We sat across the table from each other in awe of what had happened. Never in a million years would we have guessed this could happen to us. We went over each other’s versions of the morning. My husband said that the detective interviewing us all at the house told him that he didn’t really know me, that I had a boyfriend and another apartment nearby and that I was robbing people and cheating on him. I probably had a drug problem that he didn’t know about. He told my husband that it happens all the time. We think we know people but really don’t. My husband just sat there thinking that he had to be on some hidden camera show. Did this man really think this? Was the detective trying to put doubt in his mind so that he’d give up information that would strengthen the case against me? My husband only repeated the same things that I and his mother had said. We are a close family with few internal problems. I’m home most of the time because we have small children. I work outside our home one or two nights a week at most for about four hours nearby. I’m a girl scout leader and I attend church on most Sunday’s and bible study on Wednesday nights. The detective only reiterated what he had concocted about me and told my husband to think about it. Was I really out at a bible study? Could I prove that? My husband was amazed that someone would try so hard to convince him his wife that he knew so well was hiding something like this. How could anyone hide something like this completely?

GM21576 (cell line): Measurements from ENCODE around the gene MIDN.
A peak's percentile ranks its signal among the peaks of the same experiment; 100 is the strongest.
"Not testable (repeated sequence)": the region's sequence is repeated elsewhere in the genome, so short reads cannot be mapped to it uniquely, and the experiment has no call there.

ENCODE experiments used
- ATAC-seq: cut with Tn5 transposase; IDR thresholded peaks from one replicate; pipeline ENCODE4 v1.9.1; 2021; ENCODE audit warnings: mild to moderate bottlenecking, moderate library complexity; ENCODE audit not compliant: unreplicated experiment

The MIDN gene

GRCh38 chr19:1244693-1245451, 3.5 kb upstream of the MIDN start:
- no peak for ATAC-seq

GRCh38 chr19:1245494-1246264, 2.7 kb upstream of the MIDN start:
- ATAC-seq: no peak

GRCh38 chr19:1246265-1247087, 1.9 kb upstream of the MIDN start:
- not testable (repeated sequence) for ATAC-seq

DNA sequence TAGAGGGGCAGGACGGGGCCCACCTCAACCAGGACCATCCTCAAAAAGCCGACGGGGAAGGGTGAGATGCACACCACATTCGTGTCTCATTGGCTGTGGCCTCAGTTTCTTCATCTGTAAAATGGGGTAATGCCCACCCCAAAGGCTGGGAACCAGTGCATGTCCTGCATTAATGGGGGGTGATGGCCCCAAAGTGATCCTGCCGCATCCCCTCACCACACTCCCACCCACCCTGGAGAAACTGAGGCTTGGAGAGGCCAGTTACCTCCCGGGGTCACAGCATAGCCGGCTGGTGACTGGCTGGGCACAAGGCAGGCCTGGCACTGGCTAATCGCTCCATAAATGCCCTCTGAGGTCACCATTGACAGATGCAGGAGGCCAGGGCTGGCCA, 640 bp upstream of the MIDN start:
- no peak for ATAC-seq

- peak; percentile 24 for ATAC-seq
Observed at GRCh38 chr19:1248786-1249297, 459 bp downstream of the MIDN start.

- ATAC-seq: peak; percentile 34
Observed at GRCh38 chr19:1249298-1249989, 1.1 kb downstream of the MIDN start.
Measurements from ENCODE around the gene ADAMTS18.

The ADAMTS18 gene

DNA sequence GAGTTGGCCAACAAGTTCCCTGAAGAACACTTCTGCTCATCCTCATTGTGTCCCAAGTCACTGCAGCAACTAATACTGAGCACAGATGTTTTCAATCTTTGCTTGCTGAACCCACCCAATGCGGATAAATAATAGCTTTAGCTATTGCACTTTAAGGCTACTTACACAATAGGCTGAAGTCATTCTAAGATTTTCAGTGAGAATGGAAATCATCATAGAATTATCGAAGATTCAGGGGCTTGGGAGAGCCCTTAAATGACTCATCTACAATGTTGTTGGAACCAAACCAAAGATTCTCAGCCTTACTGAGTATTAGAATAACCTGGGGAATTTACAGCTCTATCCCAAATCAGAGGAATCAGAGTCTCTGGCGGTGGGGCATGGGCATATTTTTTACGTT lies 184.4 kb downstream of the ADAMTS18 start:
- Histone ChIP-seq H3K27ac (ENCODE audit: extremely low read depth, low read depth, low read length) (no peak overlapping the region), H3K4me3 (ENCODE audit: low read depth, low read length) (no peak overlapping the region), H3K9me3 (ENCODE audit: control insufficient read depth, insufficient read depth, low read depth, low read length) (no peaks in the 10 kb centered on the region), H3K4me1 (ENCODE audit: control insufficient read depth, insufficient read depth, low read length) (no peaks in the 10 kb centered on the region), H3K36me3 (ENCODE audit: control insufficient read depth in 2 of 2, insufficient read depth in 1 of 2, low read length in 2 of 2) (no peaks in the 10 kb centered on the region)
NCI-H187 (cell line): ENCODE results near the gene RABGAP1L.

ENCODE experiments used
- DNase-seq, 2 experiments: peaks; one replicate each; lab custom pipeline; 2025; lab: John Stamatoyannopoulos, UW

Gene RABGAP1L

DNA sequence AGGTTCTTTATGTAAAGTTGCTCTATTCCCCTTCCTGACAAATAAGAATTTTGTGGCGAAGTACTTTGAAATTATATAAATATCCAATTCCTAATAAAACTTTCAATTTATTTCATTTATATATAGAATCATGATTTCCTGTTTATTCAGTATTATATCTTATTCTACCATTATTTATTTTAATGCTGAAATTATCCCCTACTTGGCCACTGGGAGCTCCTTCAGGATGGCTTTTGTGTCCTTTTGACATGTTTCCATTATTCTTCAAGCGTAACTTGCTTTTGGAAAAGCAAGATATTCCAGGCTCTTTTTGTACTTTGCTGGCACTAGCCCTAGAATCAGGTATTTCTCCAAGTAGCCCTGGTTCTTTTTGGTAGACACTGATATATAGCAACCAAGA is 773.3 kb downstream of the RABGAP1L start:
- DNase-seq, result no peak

We finished eating and went to pick up our boys. When we pulled up in front of the house and walked up to the front door, my boys came running out and threw themselves at my legs. They were excited to tell me all about their day. They had hot dogs and went swimming. My aunt hugged me tightly. I’m sure we all couldn’t think of anything to say. My Mom called while we were there and I filled her in on what was going on. My aunt had called the whole family throughout the day to explain what had happened but there was little to tell. My Mom told me that she had called a couple of her friends to help and that she’d call me the next day with a phone number for a lawyer. We all sat and talked for a few more minutes, but I was exhausted and really wanted to go straight to bed. We loaded the boys up into the truck and headed home. On the way, my older son piped up from the backseat, “Did you get the bad guys, Mom?” I looked at my husband. “You left with the police after they had searched the house for bad guys,” he explained. “Yes, we did. And they are very sorry now. The police fixed it up.” That was enough for them. Kids. They were very excited that I got to “help the police” and now that it was all over, all they wanted to know was what was for dinner.